Digital Fentanyl

Over the past couple of years, lawmakers and regulators have been playing increasing lip service to the role engagement algorithms play in disrupting society -- and not just in terms of political discourse, but in terms of contributing to media addiction as well as negative side effects like depression, anxiety, lowered self-esteem, attention disorders, etc. -- especially among kids and teens.

So I was struck when a friend passed along a story about the city of Seattle filing a lawsuit charging Big Tech platforms including Alphabet, Meta, Snap, and TikTok parent ByteDance with undermining the mental health of its school children and their ability to learn.

It appears to be the first suit brought by a school district, and Seattle’s includes more than 100 schools representing 50,000 students.

The suit comes more than a year after former Meta employee turned whistleblower Frances Haugen revealed internal documents and processes showing that the platform’s actions were willful and part of a calculated business strategy to get people -- including kids -- to use Facebook and Instagram more in order to monetize them through advertising.

Watch for other school districts, municipalities, etc. to file similar actions, and for it to lead to a new kind of soul-searching within the ad industry, as it increasingly debates what the appropriate amount of time and attention advertising should play in people’s lives, as well as the increasing power of technology to hijack it.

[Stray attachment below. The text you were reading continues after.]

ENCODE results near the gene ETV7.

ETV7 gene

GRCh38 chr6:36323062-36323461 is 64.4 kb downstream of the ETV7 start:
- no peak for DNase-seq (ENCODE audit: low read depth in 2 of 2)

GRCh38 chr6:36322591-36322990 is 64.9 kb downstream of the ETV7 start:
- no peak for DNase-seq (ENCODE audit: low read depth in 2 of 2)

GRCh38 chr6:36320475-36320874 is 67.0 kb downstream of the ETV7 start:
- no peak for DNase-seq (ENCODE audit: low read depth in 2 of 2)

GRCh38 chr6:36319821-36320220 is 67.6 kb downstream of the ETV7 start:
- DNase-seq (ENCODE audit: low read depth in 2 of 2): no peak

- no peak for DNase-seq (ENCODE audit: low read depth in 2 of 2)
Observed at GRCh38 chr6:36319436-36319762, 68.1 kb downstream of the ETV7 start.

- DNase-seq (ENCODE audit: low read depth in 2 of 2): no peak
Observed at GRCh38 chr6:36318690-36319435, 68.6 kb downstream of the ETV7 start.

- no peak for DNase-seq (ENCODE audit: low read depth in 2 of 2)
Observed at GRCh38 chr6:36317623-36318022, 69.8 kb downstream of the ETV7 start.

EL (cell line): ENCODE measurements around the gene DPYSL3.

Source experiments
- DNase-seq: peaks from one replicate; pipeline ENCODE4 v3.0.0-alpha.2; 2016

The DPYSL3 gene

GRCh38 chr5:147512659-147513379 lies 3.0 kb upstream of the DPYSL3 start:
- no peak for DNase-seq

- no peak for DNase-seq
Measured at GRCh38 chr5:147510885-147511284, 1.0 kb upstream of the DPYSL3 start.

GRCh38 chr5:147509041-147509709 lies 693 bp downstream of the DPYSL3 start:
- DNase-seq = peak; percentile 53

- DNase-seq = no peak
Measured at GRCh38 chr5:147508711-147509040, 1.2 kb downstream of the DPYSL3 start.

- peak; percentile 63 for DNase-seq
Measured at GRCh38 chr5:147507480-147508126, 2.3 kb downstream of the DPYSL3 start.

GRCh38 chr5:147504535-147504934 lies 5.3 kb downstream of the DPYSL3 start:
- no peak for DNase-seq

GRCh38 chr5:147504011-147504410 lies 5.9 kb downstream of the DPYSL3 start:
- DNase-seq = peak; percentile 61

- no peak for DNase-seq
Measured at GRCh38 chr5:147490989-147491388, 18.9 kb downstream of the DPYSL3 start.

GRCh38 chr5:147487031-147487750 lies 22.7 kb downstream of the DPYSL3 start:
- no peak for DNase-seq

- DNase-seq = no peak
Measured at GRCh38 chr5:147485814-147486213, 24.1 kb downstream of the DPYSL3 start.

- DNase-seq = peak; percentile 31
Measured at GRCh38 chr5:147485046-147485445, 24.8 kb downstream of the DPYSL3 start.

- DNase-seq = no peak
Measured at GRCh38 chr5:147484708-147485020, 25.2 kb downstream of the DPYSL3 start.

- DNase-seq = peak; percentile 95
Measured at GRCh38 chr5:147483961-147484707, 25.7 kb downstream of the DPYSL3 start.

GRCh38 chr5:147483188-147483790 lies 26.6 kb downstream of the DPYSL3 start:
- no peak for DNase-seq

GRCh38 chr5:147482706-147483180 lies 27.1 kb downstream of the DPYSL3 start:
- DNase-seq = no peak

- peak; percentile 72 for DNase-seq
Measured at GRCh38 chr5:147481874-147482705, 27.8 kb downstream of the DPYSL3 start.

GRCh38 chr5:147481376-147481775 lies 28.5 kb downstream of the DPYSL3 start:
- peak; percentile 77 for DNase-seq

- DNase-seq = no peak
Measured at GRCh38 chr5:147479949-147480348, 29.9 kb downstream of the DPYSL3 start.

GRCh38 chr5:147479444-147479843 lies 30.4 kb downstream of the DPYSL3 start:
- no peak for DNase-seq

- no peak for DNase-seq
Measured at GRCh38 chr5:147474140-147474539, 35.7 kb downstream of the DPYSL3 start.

Interestingly, the first time I heard that ethical question come up wasn’t about media addition or its impact on young people, per se, but in regard to the climate crisis. As part of a presentation at last summer’s Cannes Lions festival, Nestlé Media Lead Laure-Sarah Labrunie revealed small “hygienic” steps the confectioner was taking to reduce the carbon footprint of its advertising, including – potentially – getting consumers to spend less time with its ads.

Her reasoning wasn’t about media addiction and the mental health implications of it, but simple climate science: That the more time people spend on digital media, the more energy they consume and the more carbon gets emitted.

"So maybe we need to think about new KPIs and a way to measure what we are doing in media to transform our industry,” she said, which was perhaps one of the most profound statements I heard in all of 2023.

And while she wasn’t talking about media addiction, per se, it goes hand-in-hand with the climate crisis, because the more powerful the engagement algorithm, the more time people will spend using digital media, and the more carbon will be emitted.

But I think it’s worth bringing up the other unintended consequence of engagement algorithms, because they do function like a drug and produce drug-like effects and mental health disorders associated with them.

Or, as Eurasia Group President Ian Bremmer said when he revealed its top global security threats of 2023– including “weapons of mass disruption” including social media – “I’m not going to say it’s TikTok or it’s Twitter. I’m going to say it’s the algorithms that drive them.”

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